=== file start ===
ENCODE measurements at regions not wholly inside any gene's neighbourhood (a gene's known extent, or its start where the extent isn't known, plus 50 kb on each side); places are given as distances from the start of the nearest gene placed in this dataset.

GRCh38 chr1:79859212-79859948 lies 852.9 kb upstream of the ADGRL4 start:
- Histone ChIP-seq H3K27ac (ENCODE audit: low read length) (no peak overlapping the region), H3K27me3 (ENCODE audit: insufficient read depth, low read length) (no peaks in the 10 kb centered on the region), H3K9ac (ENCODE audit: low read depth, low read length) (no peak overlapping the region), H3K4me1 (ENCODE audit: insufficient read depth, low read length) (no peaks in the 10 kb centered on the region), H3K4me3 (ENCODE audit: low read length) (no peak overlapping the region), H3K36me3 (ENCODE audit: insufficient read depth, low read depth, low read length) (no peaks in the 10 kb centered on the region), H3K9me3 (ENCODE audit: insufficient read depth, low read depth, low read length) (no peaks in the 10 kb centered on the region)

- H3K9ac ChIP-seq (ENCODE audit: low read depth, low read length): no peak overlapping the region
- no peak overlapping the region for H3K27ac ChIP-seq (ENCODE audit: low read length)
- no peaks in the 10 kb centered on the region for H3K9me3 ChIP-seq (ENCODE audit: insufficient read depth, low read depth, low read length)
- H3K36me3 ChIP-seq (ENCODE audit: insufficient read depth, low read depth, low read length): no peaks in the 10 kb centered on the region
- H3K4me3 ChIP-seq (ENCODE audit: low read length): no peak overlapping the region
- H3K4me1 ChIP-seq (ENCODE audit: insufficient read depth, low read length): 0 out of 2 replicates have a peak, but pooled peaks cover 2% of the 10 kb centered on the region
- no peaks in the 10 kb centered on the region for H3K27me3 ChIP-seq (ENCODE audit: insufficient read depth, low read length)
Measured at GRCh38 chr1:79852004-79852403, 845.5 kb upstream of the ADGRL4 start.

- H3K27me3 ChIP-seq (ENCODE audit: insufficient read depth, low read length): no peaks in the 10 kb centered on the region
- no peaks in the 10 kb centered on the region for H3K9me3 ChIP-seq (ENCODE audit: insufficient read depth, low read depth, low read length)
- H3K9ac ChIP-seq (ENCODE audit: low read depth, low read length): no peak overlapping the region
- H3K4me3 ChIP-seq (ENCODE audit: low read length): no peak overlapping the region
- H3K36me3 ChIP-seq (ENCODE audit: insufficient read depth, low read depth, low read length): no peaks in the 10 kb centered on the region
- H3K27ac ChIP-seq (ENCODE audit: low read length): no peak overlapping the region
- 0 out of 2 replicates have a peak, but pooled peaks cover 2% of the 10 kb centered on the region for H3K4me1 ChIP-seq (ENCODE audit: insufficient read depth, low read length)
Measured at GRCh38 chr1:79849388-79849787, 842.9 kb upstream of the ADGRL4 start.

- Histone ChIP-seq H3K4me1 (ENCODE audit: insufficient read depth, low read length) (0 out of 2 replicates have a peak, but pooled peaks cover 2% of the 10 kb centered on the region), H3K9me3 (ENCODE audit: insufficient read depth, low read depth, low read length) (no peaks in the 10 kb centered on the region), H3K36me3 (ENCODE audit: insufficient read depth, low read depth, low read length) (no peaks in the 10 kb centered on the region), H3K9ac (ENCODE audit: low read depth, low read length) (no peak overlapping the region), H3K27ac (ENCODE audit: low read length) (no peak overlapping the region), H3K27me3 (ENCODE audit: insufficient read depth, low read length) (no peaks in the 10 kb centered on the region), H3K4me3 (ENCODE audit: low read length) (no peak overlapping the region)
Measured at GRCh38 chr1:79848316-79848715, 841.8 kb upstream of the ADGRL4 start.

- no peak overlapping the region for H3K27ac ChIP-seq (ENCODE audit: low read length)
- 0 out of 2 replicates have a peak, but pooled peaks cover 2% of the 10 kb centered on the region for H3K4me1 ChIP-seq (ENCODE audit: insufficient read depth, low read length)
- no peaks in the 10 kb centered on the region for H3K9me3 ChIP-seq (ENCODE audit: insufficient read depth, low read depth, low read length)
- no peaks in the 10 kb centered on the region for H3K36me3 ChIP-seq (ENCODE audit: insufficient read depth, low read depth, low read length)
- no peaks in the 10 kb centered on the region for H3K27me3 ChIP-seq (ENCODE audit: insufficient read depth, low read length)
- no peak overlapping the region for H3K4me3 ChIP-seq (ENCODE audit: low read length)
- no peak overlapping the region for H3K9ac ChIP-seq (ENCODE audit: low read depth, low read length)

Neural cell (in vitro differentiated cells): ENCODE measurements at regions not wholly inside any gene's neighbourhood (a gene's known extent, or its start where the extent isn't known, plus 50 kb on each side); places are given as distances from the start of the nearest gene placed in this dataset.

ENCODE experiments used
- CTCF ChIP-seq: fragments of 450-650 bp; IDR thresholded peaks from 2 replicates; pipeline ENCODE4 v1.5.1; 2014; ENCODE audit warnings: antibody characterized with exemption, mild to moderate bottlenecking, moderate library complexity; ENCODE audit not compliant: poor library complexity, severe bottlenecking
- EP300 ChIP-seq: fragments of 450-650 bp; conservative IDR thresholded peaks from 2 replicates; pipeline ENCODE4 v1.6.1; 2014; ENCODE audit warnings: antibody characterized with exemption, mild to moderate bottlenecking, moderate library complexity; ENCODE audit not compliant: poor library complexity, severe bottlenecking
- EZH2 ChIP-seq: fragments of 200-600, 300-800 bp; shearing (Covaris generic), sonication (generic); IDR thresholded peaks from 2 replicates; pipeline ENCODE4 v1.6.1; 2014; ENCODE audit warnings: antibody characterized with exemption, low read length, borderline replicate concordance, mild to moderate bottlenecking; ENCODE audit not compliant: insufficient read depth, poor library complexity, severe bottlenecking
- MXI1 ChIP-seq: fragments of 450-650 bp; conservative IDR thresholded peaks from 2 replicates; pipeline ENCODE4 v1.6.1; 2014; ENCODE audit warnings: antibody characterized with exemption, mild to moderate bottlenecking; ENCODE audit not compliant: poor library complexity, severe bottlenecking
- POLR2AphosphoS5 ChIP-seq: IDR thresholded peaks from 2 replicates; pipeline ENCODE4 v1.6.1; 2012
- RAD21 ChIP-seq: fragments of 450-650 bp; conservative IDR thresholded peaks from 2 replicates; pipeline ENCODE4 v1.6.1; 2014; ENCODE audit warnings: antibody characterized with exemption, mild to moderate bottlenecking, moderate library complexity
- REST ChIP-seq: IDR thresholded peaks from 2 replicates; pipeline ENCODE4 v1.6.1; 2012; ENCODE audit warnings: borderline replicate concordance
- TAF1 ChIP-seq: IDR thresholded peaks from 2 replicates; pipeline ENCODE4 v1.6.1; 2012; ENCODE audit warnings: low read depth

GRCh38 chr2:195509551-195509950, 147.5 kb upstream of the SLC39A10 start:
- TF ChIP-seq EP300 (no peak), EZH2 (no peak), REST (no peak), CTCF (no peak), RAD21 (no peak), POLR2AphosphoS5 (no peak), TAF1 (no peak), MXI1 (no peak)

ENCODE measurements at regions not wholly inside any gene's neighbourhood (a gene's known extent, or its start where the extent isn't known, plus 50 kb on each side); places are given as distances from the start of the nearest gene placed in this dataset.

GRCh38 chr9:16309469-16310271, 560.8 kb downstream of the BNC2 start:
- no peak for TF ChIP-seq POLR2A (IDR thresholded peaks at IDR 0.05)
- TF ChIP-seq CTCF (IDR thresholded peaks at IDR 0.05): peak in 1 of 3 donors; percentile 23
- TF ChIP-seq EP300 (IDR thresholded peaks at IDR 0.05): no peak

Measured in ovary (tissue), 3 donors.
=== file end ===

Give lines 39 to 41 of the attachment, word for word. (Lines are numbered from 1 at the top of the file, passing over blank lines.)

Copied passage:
GRCh38 chr2:195509551-195509950, 147.5 kb upstream of the SLC39A10 start:
- TF ChIP-seq EP300 (no peak), EZH2 (no peak), REST (no peak), CTCF (no peak), RAD21 (no peak), POLR2AphosphoS5 (no peak), TAF1 (no peak), MXI1 (no peak)

ENCODE measurements at regions not wholly inside any gene's neighbourhood (a gene's known extent, or its start where the extent isn't known, plus 50 kb on each side); places are given as distances from the start of the nearest gene placed in this dataset.